As I mentioned recently, this book was the winner of the Hesperus Press competition to find a lost children’s classic – and they’ve certainly come up with the goods here! Goudge is often mentioned nowadays as ‘the author who inspired J.K. Rowling’ as apparently her book “The Little White Horse” is Rowling’s favourite. I confess this is the first Goudge I’ve read – but I don’t think it will be the last.


Wikipedia says: “Elizabeth de Beauchamp Goudge FRSL (24 April 1900 ā€“ 1 April 1984) was an English author of novels, short stories and children’s books as Elizabeth Goudge. She won the Carnegie Medal for British children’s books in 1946 for The Little White Horse.She was a best-selling author in both the UK and the US from the 1930s through the 1970s.”

“The Runaways” was originally published under the title “Linnets and Valerians” and the story focuses on the intertwining lives of those two families. The four Linnet children – Nan, Robert, Timothy and Betsy – are living with their grandmother and her fearsome companion, Miss Bolt, while their father is abroad. Unfortunately, the lively quartet are a little too much for the old people and the story opens with each child locked in a different part of the house, with Absolom the dog howling. Fortunately, Robert is a resourceful boy (every 5 minutes changing his mind about what to be when he grows up!) and soon the children have broken out of the house and are running away. A fortuitous find, in the form of a horse and cart, leads them to the village of High Barton and a rather strict gentleman who owns the conveyance – and just happens to be their Uncle Ambrose, retired teacher and Vicar! Despite professing to hate children, he soon becomes attached to his nieces and nephews, and it is decided that they will stay with him and his general factotum, Ezra (who seems to be able to do just about anything around the house). The Linnets explore the local area, meeting the sad Lady Alicia Valerian, who has lost both husband and son, plus the decidedly unpleasant Emma Cobley, a women with hidden, wicked depths. All seems not quite right in High Barton – as the Linnets venture deeper into the countryside and explore further, will they be able to counteract the local evil, or are they in danger themselves?

“Uncle Ambrose did not have to call for attention, for in a few moments he had them spellbound. He was, they discovered, the most wonderful storyteller. Who would have thought that education was like this? He told them first about the land itself, and he took books down from his shelves and showed them pictures of the glories he had seen, mountains crowned with ruined palaces, statues and temples and shrines beside the sea. And all he described to them they saw with their inside eyes, so that the pictures in the books were scarcely necessary, and the words that he used fell chiming, so that they remembered the sequence of them as one remembers the sequence of the notes in a tune.”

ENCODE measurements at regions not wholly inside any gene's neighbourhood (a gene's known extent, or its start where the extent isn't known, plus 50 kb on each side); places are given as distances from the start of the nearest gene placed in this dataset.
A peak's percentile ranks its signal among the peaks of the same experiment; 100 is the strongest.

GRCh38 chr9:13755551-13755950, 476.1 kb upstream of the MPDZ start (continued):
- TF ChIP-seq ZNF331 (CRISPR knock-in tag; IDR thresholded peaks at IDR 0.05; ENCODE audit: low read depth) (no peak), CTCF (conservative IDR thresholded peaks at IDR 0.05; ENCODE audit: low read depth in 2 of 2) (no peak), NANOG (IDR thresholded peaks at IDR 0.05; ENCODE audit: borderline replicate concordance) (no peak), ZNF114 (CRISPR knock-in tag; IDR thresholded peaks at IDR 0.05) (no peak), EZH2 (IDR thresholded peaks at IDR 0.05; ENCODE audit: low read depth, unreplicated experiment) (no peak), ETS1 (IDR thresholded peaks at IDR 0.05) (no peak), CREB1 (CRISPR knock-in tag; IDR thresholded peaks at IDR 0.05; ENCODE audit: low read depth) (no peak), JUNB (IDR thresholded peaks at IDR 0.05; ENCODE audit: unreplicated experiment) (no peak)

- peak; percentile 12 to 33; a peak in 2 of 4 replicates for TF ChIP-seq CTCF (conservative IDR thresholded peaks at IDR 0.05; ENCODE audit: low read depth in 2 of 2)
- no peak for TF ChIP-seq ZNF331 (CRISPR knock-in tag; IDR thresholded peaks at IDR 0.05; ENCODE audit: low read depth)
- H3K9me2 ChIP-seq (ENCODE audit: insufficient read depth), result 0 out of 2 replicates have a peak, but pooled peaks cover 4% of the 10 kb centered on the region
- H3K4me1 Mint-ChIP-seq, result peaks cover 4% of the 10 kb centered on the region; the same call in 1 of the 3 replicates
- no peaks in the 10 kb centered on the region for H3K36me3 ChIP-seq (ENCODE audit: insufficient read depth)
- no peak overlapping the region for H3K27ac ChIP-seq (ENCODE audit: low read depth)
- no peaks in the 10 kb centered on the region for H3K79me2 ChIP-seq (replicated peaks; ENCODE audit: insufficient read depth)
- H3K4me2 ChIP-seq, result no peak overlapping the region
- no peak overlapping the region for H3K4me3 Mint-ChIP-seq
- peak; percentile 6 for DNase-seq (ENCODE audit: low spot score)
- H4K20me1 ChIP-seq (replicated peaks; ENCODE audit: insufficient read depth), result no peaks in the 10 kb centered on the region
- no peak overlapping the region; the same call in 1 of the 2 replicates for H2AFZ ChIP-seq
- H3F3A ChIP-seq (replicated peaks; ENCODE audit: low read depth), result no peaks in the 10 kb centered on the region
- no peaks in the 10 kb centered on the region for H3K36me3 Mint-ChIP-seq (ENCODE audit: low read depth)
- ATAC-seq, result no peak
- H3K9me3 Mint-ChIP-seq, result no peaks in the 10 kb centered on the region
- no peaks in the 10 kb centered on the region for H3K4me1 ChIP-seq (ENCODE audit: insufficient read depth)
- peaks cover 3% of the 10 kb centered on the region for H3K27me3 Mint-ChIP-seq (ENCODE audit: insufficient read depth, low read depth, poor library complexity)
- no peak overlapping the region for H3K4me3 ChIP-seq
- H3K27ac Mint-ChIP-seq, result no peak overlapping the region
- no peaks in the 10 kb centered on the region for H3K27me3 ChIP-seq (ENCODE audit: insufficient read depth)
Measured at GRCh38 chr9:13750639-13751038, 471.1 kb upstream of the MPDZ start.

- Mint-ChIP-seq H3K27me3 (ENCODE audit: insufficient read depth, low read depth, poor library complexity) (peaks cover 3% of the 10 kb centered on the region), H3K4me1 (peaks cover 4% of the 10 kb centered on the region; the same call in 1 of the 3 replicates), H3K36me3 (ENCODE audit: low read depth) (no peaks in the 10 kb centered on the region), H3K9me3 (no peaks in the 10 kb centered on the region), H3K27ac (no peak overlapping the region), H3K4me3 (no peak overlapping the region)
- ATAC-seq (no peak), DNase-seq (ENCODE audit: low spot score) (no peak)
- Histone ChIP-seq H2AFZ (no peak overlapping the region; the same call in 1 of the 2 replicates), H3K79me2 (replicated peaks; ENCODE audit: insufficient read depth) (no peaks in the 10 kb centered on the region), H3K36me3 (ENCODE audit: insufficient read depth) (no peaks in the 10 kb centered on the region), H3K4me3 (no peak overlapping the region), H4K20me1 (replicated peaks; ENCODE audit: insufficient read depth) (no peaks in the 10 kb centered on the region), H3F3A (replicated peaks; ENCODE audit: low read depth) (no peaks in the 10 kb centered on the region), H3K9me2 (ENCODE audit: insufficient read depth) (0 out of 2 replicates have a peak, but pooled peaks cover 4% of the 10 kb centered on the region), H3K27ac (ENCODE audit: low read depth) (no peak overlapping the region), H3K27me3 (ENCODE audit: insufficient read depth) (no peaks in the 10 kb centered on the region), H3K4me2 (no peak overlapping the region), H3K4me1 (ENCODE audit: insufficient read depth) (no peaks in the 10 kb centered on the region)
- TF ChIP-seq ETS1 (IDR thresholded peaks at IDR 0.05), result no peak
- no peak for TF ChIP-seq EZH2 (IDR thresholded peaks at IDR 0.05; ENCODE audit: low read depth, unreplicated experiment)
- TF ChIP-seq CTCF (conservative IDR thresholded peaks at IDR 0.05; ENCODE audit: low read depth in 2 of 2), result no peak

“The Runaways” is *such* a wonderful read! The writing is lovely – readable and intelligent, shot through with humour and also with real threat at times. The characters of the children are all believable and distinct; and Uncle Ambrose is a delight, with his desire to teach them, his foibles and his mad owl Hector! Emma Cobley is a genuinely creepy person, and her evil cat sent a few shivers up my spine too! Because there is a lot more going on in this book than a simple, straightforward children’s narrative…

Elizabeth Goudge

Elizabeth Goudge

The story is in many ways a battle between good and evil, the former represented by the Linnets, the Vicar, Ezra and their friends. They’re up against some real nastiness in Emma Cobley and her cohorts, who seem to have no restraint when it comes to getting what they want. There’s magic in the book, but it’s a kind of subtle, earth-bound magic, rooted in the English landscape and its heritage. The forces of good are guided by the Vicarage bees, who always seem to be there to point the way to safety when needed. This is the type of world where animals and bees and humans are in sympathy and understand each other, and there is tolerance for all. Although good is represented by Christianity (Vicar Ambrose and the church), there is also room for the pagan, in the form of Ezra with his pixie ears and his own kind of magic, and Pan who makes a brief appearance. Goudge is a good enough writer to recognise that these elements existed in Britain before Christianity and are part of the fabric that makes it up.

Goudge’s writing is very compelling, and I found myself drawn into the book and staying up late to finish it. It’s definitely the best sort of writing for young people, multi-layered and surprisingly sophisticated and which doesn’t talk down to them. Truly, this is a book I wish I’d read as a child, as I can see that I would have loved it and returned to it over and over again. As it is, I loved it as an adult and can’t commend the competition judges enough for making it the winner. And from now on I shall always pay attention to what the bees are singing…